Biotech executive Vivek Ramaswamy dropped his presidential bid after he came out fourth at the Iowa Caucuses on Monday night. He announced his decision with his wife Apporva and one of his sons beside him at his caucus night event where he admitted that his results that night were disappointing.

“Now this is a campaign founded on speaking the truth. Not just when it’s easy, but when it’s hard…And so I will stick to the truth tonight. The first hard truth and this was hard for me, I gotta admit this, but we’ve looked at it every which way. And I think it is true that we did not achieve the surprise that we wanted to deliver tonight… As of this moment, we are going to suspend this presidential campaign,” he stated.

He later went on to congratulate former President Donald Trump for his clear victory as well as endorse him, saying, “Earlier tonight, I called Donald Trump to tell him that I congratulate him on his victory. And now going forward, he will have my full endorsement for the presidency and I think we’re going to do the right thing for this country.”

Per The Firstpost, the anti-woke entrepreneur shared plans to join Trump in campaigning in New Hampshire ahead of the state’s primary next week.

Ramaswamy had 7.7% support in the caucus, trailing behind former South Carolina Gov. Nikki Haley who scored 19% support, a little behind Florida Gov. Ron DeSantis’ 21.3%. Trump had achieved a clear win with 51% of the vote.

The disappointing support he received in Iowa does not indicate a lack of effort as Ramaswamy reportedly had more campaign events than other candidates in Iowa. His campaign went through all of Iowa’s 99 counties up to two times, per his team.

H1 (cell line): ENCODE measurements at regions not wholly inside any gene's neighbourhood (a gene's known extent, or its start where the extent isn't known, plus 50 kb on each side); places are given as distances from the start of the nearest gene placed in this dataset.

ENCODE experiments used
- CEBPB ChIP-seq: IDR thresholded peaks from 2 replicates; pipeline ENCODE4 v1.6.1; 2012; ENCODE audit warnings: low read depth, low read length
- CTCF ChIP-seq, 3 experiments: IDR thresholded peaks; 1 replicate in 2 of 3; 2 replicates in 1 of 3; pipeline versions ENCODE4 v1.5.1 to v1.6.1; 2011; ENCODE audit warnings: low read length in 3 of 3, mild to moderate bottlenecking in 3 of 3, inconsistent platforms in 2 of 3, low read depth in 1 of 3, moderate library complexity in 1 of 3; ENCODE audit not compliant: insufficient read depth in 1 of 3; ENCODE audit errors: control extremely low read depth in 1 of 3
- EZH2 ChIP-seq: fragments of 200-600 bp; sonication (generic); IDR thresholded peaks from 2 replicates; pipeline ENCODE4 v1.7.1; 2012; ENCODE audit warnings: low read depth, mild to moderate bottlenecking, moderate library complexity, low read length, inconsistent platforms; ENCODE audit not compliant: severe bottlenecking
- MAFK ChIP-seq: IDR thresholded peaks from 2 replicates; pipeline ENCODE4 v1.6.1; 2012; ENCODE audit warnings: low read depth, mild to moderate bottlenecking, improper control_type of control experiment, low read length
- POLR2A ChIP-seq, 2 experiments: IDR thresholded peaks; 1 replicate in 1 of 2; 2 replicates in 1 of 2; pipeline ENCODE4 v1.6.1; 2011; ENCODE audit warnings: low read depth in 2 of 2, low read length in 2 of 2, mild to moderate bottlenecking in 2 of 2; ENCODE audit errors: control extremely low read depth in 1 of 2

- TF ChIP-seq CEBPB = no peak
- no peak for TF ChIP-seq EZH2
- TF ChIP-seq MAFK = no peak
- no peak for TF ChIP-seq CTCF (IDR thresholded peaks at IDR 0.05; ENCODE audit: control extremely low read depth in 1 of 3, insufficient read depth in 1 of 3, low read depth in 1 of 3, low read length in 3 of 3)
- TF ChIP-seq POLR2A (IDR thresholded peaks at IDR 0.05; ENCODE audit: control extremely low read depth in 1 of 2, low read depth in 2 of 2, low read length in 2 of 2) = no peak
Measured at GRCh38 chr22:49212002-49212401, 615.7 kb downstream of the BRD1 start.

Ramaswamy, the youngest candidate in the GOP field at 38 years old, joined the race in February, 2022 with an announcement on The Wall Street Journal that read, “America is in the midst of a national identity crisis. We hunger for purpose at a moment when faith, patriotism and hard work are on the decline. The Republican Party’s top priority should be to fill this void with an inspiring national identity that dilutes the woke agenda to irrelevance. Instead, many top Republicans recite slogans they memorized in 1980 or criticize left-wing culture without offering an alternative.”

Even as a political newcomer, Ramaswamy lasted longer in the race than some big-name Republican politicians, including former Vice President Mike Pence, former New Jersey Gov. Chris Christie and Sen Tim Scott (R-SC).
The young political outsider’s campaign was marked with support for Trump, a different path from the majority of the candidates who publicly attacked the GOP frontrunner at one point or another. Consistently calling Trump “the greatest president of the 21st century,” Ramaswamy publicly defended the former president amid his indictments and efforts to remove him from state primary ballots.

With his foot out of the race, Ramaswamy’s long term plans are not clear yet. However, there are beliefs that this is not the end of him in conservative politics, as there are speculations that he might land a spot in Trump’s cabinet should the GOP frontrunner win the election or even be his pick for vice president.